IBM briefed DCIG on the details around its October Active Cloud Engine product announcement on Wednesday, November 16, of this past week. The briefing covered three functional areas, two products, one statement of direction and ironically nothing about the cloud. However, IBM deserves kudos for making a big change to its scale out NAS (SONAS) product during its Active Cloud Engine product announcement.
Stephen Edel, IBM product marketing, covered three functional areas:
- The Active Cloud Engine?
- Active Cloud Engine local file Management
- Active Cloud Engine global file Management
Active Cloud Engine is a high performance policy engine designed to place files on appropriate storage globally and locally, according to user or applications data needs.
For example, Active Cloud Engine can identify and ensure an entire directory and its contents are readable and writable globally. Unfortunately that functionality has been in SONAS for years. So while IBM’s support for its Storwize v7000 Unified product is new, it is hardly worthy of a cloud announcement or product renaming.
The SONAS policy engine being renamed to Active Cloud Engine is very “cool“, especially if organizations look past the marketing faux pas of cloud washing. As mentioned above, Active Cloud Engine has two distinct management levels.
In Local File Management Active Cloud Engine supports dynamically moving data based on system metadata, e.g. Last accessed, created, etc. Administrators create policies to move data off to more expensive storage. Data movement is then transparent to users and applications storing their data in the system.
Local File Management using policies is a nice capability because organizations can move away from managing file systems to managing data policy. Moreover, the system can pay for itself by deleting or moving unwanted data to older or lower cost storage, resulting in capital and operational budget improvements.
Leveraging Active Cloud Engine locally is great for budgets. But, Active Cloud Engine really shines in a global environment supporting traditional file browsing. Active Cloud Engine Global File Management allows portions of a file system to be cached in multiple locations at one time. However, you won’t be doing this with Storwize v7000 Unified because it is not supported by Active Cloud Engine Global File Management at this time.
Active Cloud Engine Global File Management for SONAS supports two remote caching options:
- Read cache – 1 or more nodes at remote sites have read only copies of data
- Exclusive write cache – Only 1 node at a cache site can make change to data
The exclusive write cache is a big change for IBM SONAS. When IBM SONAS was first released, IBM touted it as a multi-writer global file system. It’s clear that with this release and product announcement, IBM realizes SONAS cannot be supported as a multi writer globally available file system.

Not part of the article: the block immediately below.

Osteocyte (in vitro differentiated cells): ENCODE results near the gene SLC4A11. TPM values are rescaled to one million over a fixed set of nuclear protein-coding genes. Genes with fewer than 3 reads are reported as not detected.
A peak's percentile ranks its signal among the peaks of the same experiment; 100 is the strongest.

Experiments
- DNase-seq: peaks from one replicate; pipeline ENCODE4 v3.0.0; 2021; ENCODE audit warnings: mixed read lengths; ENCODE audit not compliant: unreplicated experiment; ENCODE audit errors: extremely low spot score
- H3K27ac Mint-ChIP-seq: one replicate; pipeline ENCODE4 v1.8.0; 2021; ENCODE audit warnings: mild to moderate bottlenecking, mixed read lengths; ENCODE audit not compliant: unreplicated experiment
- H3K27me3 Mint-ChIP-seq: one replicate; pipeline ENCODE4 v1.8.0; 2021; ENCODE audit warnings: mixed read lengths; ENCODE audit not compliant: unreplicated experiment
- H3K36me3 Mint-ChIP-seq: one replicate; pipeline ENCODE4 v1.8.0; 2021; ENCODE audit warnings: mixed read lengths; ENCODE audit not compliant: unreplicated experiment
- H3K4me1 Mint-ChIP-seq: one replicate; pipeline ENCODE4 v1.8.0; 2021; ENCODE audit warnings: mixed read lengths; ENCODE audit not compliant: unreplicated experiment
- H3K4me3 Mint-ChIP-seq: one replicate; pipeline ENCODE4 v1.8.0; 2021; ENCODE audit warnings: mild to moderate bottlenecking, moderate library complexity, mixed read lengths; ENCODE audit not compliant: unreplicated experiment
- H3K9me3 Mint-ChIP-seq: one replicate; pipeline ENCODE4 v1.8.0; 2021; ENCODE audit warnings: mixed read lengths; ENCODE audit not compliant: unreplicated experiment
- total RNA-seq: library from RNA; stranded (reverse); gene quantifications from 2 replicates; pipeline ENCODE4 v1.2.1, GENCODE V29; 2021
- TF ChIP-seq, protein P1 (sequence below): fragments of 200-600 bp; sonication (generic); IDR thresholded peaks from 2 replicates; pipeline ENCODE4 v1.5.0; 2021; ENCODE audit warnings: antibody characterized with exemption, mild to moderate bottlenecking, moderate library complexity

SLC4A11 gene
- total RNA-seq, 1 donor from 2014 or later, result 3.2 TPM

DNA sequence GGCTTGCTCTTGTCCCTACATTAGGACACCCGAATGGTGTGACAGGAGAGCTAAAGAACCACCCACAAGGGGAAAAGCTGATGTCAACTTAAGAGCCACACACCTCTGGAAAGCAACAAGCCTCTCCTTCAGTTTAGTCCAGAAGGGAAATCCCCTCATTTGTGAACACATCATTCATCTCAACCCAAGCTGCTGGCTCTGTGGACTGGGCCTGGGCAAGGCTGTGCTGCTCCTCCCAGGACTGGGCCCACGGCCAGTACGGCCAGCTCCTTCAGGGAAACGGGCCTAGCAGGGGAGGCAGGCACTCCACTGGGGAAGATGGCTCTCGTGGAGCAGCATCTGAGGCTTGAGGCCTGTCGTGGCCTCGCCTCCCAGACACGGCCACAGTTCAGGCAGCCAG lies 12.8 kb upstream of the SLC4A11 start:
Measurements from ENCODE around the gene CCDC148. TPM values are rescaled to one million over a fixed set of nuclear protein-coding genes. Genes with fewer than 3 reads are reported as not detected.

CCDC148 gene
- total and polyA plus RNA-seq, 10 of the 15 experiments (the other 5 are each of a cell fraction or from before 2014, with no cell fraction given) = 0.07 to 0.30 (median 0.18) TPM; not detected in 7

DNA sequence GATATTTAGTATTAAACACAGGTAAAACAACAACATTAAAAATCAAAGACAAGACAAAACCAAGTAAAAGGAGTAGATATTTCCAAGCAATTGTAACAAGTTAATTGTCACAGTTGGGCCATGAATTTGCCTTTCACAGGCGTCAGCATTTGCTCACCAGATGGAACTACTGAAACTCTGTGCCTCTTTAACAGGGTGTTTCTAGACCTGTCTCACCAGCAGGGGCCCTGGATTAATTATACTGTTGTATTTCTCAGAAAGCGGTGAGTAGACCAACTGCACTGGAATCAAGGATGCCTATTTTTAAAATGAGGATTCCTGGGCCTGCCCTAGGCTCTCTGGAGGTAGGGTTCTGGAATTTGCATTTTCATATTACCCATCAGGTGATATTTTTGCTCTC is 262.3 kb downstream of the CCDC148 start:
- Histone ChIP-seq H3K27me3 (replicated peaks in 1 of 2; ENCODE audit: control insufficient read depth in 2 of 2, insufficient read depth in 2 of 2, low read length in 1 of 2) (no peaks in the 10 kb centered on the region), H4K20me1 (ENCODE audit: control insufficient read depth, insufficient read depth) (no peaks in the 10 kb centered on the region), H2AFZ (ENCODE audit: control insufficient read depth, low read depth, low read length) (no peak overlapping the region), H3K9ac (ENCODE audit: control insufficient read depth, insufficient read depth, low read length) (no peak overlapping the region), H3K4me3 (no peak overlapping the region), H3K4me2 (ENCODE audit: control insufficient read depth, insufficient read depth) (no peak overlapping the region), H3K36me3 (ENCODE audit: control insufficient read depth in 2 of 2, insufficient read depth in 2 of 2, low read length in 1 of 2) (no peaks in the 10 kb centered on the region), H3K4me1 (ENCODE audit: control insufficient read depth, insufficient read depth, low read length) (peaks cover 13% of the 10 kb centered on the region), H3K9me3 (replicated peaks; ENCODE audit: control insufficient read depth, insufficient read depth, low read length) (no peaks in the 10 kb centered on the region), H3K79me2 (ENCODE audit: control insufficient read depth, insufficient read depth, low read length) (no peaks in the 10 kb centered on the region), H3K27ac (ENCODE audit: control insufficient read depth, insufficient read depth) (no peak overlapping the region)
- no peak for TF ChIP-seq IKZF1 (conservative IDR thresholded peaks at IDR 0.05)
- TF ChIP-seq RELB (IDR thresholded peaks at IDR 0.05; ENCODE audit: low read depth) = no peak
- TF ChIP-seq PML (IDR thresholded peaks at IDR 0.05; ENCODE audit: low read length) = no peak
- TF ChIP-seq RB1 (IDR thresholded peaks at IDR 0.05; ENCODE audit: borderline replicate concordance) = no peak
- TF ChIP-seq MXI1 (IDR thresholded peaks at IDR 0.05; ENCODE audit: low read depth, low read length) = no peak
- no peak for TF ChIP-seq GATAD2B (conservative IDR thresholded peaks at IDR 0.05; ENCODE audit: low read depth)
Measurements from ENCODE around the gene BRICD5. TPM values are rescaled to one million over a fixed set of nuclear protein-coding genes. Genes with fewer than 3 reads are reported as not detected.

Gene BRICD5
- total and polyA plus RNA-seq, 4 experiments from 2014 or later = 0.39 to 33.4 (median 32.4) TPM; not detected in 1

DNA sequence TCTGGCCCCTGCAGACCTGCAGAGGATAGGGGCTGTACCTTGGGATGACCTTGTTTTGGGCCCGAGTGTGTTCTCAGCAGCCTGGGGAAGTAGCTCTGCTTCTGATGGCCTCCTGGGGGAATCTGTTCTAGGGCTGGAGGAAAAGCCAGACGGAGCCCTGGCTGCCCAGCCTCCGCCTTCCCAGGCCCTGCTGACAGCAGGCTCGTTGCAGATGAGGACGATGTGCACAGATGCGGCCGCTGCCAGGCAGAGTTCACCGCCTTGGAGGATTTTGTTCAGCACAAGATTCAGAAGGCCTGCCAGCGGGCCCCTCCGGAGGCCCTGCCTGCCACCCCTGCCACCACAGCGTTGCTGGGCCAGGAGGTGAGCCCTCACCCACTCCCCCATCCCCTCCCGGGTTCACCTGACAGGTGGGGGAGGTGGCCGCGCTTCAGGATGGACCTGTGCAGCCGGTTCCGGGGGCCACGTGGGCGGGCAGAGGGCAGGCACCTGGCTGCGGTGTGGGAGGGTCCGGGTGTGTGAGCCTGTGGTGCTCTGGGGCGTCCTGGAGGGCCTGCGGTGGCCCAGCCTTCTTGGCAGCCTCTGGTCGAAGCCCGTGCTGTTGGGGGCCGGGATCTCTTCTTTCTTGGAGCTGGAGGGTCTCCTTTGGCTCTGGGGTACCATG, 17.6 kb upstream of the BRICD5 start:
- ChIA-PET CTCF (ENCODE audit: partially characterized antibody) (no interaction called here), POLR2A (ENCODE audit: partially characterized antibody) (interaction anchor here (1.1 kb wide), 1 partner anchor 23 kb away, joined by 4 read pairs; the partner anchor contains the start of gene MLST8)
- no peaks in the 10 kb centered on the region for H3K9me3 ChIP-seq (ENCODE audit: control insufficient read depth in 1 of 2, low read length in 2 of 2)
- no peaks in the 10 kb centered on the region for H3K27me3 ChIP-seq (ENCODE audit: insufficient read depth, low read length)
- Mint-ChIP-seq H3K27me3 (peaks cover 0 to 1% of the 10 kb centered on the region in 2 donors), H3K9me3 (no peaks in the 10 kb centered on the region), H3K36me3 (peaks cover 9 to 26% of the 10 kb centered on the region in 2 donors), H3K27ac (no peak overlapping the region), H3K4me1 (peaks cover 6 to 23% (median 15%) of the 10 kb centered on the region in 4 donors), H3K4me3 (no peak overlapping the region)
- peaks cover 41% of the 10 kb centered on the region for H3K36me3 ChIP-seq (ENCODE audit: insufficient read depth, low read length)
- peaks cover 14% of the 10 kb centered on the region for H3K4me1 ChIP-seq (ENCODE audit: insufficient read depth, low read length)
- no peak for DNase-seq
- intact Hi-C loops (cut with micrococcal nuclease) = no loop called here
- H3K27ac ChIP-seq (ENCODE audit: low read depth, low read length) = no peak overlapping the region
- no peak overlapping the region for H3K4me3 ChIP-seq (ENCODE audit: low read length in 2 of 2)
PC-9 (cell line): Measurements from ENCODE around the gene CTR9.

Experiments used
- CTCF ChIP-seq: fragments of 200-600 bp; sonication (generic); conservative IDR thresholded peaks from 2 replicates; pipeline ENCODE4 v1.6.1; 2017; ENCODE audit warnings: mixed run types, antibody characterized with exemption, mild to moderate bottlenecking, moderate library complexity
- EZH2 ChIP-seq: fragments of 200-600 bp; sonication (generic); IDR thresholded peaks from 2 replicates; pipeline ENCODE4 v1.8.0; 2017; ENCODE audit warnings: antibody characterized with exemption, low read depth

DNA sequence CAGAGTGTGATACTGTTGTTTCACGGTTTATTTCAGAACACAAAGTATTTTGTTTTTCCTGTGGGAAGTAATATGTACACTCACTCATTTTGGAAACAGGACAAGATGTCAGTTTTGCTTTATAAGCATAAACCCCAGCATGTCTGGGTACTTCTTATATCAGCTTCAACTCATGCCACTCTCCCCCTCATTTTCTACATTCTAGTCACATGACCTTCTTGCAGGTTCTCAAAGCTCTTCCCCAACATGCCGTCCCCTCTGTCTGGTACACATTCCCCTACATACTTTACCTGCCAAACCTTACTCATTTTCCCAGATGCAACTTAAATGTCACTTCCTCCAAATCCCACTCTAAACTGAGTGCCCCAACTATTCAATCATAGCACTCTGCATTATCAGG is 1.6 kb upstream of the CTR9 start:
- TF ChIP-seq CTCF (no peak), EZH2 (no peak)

IBM Global File Management with exclusive writer cache model is a big change. Expect adoption to occur by mature companies supporting a global workforce that require local access to data wherever they go.
Global File Management is where Active Cloud Engine really shines
IBM envisions end users will use either SONAS or Storwize v7000 Unified as their primary NAS storage systems. However to do so IBM must sell less NAS from their partner NetApp for a couple of reasons. First, SONAS is not designed to support other primary NAS systems as storage pools. Second, during the briefing, Mr. Edel indicated IBM needed partners to move data from existing vendors to IBM product offerings supporting Active Cloud Engine.
This strong migration language made it clear that IBM intends to aggressively sell Active Cloud Engine in lieu of NetApp. In addition, DCIG expects IBM to target existing NetApp deployments with heterogeneous migration solutions.
Specifically, IBM will likely take a cue from Dell and look to partner up with NTP Software. NTP Software is the best and most widely deployed data management software for NetApp’s largest customers. (See my prior blog entry: Don’t hit the button: Hoarders love deduplication and compression.)
Ironically, IBM washed out a great product update with poor cloud marketing. IBM’s support for its new cloud storage partner Nirvanix is nonexistent. Further, IBM made it very clear it is not considering Nirvanix as a target storage pool for Active Cloud Engine in the next 12 months. We can only hope IBM takes a closer look at existing public, private and hybrid cloud offerings before it adds “Cloud” to an already compelling product update.